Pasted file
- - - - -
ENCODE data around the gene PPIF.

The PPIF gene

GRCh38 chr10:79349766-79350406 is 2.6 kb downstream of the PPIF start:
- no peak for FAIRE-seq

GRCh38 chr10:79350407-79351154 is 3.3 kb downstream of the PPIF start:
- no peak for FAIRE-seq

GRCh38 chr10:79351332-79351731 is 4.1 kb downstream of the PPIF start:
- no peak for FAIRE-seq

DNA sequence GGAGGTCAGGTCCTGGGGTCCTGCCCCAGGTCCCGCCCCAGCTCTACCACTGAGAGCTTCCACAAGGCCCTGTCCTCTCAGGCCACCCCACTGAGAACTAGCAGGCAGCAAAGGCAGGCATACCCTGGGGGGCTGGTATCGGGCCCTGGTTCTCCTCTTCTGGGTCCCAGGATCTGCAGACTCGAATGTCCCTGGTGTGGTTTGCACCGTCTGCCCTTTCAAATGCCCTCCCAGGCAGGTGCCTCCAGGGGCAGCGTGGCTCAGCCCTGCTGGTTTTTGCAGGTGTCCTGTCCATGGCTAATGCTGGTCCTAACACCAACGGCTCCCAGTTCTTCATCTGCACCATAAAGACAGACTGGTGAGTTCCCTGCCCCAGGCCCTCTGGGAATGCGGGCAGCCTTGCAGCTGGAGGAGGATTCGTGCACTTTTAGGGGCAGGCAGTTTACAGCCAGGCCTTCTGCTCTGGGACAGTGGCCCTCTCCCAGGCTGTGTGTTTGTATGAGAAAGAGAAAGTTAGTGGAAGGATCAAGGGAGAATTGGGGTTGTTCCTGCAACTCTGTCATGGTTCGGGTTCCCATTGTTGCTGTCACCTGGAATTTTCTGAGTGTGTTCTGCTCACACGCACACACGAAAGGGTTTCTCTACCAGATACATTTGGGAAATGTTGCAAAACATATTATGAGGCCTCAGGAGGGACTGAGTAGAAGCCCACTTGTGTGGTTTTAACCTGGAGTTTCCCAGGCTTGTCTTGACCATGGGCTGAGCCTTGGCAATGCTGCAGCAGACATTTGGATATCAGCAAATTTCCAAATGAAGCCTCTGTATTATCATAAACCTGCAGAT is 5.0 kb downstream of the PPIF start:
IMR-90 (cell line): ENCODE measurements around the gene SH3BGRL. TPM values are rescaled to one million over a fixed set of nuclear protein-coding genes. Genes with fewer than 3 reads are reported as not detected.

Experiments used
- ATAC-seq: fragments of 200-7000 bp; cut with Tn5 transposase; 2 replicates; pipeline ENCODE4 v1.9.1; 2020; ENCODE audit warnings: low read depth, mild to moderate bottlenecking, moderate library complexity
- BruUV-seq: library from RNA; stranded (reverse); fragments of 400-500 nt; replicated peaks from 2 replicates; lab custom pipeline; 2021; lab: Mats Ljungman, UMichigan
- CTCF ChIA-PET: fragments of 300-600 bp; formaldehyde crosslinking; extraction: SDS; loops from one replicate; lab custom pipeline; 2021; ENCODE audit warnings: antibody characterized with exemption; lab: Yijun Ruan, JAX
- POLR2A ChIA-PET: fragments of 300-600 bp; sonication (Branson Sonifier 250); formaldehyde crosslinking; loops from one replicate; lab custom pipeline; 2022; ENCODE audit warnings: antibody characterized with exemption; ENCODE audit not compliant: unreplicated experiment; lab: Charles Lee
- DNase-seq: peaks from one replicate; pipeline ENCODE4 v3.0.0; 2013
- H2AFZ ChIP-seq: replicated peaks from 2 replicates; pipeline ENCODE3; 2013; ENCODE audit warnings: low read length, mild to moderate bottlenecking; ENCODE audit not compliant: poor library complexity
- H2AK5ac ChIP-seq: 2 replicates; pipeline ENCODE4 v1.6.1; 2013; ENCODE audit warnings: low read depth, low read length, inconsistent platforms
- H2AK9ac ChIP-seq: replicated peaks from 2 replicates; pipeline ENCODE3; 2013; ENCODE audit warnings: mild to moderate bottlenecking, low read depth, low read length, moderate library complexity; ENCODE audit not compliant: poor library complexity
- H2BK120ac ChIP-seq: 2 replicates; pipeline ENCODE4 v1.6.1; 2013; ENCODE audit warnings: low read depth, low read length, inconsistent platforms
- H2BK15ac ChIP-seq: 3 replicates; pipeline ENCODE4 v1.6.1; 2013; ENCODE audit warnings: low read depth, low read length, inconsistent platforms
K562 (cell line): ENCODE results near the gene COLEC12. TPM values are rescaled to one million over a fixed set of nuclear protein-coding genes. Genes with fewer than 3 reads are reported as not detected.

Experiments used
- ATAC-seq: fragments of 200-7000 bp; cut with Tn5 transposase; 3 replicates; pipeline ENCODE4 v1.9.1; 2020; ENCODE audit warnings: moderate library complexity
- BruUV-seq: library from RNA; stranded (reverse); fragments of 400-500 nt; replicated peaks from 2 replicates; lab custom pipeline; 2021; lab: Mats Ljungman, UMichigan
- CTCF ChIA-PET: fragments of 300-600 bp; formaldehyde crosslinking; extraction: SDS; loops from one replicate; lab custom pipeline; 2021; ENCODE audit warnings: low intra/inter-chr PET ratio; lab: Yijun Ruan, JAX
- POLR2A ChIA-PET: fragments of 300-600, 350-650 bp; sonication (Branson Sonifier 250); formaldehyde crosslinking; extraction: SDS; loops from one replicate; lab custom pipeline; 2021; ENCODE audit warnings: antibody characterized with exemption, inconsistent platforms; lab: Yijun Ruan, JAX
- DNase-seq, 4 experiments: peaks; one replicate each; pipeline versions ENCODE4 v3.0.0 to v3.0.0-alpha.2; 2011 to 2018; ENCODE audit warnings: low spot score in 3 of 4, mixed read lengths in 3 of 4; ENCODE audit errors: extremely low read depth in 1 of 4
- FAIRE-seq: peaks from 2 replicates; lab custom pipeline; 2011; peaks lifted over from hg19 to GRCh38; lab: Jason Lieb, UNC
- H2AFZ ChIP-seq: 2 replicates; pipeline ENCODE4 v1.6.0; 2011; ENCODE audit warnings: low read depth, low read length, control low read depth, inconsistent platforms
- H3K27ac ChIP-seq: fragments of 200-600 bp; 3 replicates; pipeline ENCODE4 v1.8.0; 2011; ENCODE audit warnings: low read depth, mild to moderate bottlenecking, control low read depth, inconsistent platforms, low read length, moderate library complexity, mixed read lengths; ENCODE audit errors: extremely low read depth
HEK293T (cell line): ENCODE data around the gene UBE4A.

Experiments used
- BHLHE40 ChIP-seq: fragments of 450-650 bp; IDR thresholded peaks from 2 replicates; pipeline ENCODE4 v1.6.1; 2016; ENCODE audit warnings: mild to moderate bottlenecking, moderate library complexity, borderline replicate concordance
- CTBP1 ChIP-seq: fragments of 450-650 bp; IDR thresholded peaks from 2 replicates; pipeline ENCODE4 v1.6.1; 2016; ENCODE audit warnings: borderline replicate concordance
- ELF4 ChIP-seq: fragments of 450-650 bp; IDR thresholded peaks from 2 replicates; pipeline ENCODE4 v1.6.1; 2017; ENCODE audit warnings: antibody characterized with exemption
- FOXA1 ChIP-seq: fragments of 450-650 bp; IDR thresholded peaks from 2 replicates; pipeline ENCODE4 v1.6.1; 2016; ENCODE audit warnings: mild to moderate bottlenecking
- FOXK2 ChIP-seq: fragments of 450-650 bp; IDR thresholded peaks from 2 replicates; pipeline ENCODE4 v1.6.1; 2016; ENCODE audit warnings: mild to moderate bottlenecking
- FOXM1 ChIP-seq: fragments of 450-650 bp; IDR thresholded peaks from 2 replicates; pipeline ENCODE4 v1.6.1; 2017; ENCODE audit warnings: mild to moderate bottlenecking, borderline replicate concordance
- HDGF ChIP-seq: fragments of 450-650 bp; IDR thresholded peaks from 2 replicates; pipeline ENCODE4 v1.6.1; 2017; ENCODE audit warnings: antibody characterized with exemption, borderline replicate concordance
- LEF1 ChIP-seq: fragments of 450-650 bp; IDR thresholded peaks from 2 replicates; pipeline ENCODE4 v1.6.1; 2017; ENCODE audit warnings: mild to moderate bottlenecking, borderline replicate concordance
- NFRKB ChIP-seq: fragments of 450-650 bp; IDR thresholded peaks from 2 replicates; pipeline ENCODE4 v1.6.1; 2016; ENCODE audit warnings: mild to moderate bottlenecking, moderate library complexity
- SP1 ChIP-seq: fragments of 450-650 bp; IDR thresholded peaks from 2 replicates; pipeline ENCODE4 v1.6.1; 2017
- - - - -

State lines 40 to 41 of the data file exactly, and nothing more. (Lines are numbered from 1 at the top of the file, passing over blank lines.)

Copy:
- HDGF ChIP-seq: fragments of 450-650 bp; IDR thresholded peaks from 2 replicates; pipeline ENCODE4 v1.6.1; 2017; ENCODE audit warnings: antibody characterized with exemption, borderline replicate concordance
- LEF1 ChIP-seq: fragments of 450-650 bp; IDR thresholded peaks from 2 replicates; pipeline ENCODE4 v1.6.1; 2017; ENCODE audit warnings: mild to moderate bottlenecking, borderline replicate concordance